Breathe, exercise, be body-aware: anti-anxiety tips for children

John Sharry continues his series on dealing with anxiety. If you have a parenting query, send your question to health@irishtimes.com

Deep breaths: Simple breathing techniques such as counting slowly as you breathe can work well for children. Photograph: iStock

Deep breaths: Simple breathing techniques such as counting slowly as you breathe can work well for children. Photograph: iStock

 

In previous articles in the series, I emphasised the importance of responding in a calm way to your child’s anxiety. In this article we look at how you can teach children to relax themselves when they experience worry and anxiety.

Getting in touch with the body

Generally, a key feature of problematic anxiety is that the child is out of touch with their body. They are often living too much in their heads (which are full of anxiety-laden thoughts, ruminations and worries). Frequently, the goal is to help them “get out of their heads” and live more in their bodies; you want them to stop over-thinking and to start living. Sometimes, anxiety is caused by the mind misunderstanding the body’s basic signals as in the case of a panic attack. For example, an anxious teen might notice their heart breathing faster, causing them to worry that they are having a heart attack which, in turn, causes their heart to beat even faster and so the anxiety escalates.

Learning to relax in the face of anxiety

Encouraging body awareness

Physical exercise and relaxation

Breathing and relaxation

Mindfulness and meditation

Positive visualisation

Tips for going forward Take time to think of what relaxation techniques might work for your children.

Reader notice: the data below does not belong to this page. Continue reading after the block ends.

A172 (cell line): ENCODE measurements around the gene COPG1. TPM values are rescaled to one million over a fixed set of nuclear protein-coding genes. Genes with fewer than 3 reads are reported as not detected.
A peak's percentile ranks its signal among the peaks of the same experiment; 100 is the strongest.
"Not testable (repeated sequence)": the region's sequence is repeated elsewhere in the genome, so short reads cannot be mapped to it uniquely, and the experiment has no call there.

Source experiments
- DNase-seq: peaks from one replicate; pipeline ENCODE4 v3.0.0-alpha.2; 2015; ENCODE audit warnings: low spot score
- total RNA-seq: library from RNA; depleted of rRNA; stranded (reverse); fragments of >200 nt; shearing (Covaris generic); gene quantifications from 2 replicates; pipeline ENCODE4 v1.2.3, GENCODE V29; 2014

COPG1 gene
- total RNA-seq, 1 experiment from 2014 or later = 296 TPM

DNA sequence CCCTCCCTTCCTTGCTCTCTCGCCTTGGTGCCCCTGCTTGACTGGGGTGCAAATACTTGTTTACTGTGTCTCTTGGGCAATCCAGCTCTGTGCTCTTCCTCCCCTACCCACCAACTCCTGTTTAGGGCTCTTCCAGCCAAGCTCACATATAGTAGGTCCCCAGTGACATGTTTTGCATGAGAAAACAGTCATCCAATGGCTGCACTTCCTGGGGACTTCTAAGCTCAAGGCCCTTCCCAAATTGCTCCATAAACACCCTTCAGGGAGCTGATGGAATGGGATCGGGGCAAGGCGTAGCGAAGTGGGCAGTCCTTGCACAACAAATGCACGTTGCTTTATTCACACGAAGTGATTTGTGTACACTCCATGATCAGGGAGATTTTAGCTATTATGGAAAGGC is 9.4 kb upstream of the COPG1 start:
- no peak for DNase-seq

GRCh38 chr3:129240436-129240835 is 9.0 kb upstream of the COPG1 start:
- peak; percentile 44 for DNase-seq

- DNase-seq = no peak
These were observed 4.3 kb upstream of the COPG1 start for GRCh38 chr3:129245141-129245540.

Remember, all techniques are best practised as a daily habit, so they can be drawn upon in crisis or peak of anxiety.

There are lots of classes that teach children relaxation skills either directly such as yoga or indirectly such as sports training. Make sure your child is involved in some of these.

Many of these relaxation skills are now is integrated into teaching in schools (teaching mindfulness or relaxing to music). Check with your children’s school what might be available.

Dr John Sharry is a social worker and psychotherapist and co-developer of the Parents Plus programmes. He will delivering a talk on Promoting Positive Self-Esteem in Children in Kilkenny on Monday, March 20th, and in Dublin on Wednesday, May 10th, and a workshop on Parenting Young Children in Cork on Saturday,, April 1st. See solutiontalk.ie for details. The fifth article in the six-part series will look at how parents can help children challenge the negative thoughts underpinning their anxiety.

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